Every other aspect of Symphony of the Night is dedicated to broadening the elements presented in the previous Castlevania titles. The Metroidvania genre is not so far removed from its 2D platformer progenitor but rather, it acts as a thicker expansion of its tropes and general format. Levels in traditional 2D platformers, namely every Castlevania before Symphony of the Night, are linear paths that the player must survive and make it to a spot that serves as a goal. Branching routes may be offered but no matter which direction the player chooses, each alternate path eventually leads to the same conclusion. The locations in Metroidvania games also have an end goal but the game forces the player to reach that goal through more circuitous means with less urgency involved. On top of that, the levels are connected so fluidly that I’d be hard pressed to refer to them as “levels.” Rather, they are areas of a more sprawling, interconnected world. It’s easy to forget when playing a Castlevania game that each level is restricted to the confines of Dracula’s castle because of how varied and spacious they seem to be. Bringing Castlevania’s epochal setting to the format of a Metroidvania game not only makes sense because of the closed off, yet spacious parameters it upholds, but it adds a sense of cohesion to the towering, gothic manor. The castle’s components are essentially the same as we’ve seen it several times over at this point, but now the settings get to breathe as the player becomes privy to the layout of the estate without any of the vague blips in between sections made by the typical 2D platformer format. The only section usually in a Castlevania that is unfortunately omitted are the grounds outside, most likely to maintain the cohesive setting of the castle. The only time we see the forest outside the castle is at the beginning when Alucard is bull-charging through them to get to the closing castle gate in time like Indiana Jones, sans the recovery of a hat once he makes it in time.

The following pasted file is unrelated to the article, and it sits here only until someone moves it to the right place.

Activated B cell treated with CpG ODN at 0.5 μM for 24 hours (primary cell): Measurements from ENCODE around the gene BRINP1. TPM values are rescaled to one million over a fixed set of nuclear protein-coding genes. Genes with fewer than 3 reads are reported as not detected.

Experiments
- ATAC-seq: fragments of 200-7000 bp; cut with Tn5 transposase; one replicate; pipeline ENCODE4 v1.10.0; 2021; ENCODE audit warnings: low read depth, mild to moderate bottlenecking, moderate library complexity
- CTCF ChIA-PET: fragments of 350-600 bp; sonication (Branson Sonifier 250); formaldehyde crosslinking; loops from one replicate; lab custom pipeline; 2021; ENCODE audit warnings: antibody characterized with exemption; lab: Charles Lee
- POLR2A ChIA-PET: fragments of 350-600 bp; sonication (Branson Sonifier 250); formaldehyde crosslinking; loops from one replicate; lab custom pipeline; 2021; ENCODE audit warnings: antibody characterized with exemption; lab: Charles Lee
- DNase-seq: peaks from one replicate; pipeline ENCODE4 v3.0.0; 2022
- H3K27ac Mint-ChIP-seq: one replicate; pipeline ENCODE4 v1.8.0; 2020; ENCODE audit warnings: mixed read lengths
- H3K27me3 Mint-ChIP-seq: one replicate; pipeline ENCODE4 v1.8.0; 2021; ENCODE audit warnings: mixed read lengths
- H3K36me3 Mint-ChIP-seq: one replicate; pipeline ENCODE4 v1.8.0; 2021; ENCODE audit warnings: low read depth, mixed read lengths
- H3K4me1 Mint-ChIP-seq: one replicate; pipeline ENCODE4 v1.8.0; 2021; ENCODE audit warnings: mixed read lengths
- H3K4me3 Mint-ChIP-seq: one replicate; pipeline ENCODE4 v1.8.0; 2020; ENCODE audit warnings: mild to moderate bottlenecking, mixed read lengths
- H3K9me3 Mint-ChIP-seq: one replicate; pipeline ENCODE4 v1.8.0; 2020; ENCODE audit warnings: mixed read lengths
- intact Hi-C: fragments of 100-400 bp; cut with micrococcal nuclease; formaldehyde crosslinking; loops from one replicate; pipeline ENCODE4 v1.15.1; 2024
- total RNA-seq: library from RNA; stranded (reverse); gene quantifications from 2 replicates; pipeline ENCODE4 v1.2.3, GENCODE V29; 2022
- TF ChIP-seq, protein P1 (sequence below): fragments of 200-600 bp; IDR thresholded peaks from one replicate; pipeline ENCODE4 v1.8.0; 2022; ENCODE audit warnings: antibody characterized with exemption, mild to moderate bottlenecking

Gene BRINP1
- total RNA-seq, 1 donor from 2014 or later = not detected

Dracula’s Castle makes for the perfect Metroidvania world, but its execution carries an entirely different ethos to the maps in Metroid. Not only were Super Metroid’s areas meant to cause claustrophobia, but the sense of digging deeper into the rabbit hole of uncharted territory made the tension grow tighter as if the oxygen was getting thinner with every inch. Symphony of the Night, on the other hand, does not want to frame Dracula’s castle as a vacuous haunted house where the exits are all rusted shut. Instead, the game wants the player to revel in its magnificence. Symphony of the Night takes the opposite approach to Super Metroid’s deep excavation and makes the singular setting of Dracula’s castle monumental in scope. The player still feels overwhelmed by the setting but in a more awe-striking manner rather than a discomforting one. Dracula’s castle has always felt massive from the individual portions of it we’ve seen in previous titles, but imagine each of those levels as a seamless amalgamation thanks to the gift of non-linearity. The map here manages to be even larger than the alien worlds that make up the collective of Super Metroid’s map, with four transport rooms available in different sections of the castle. Symphony of the Night emulates the feeling of getting lost in a celebrity’s million-dollar mansion, a tribute to the Count that accents his eminence and ego.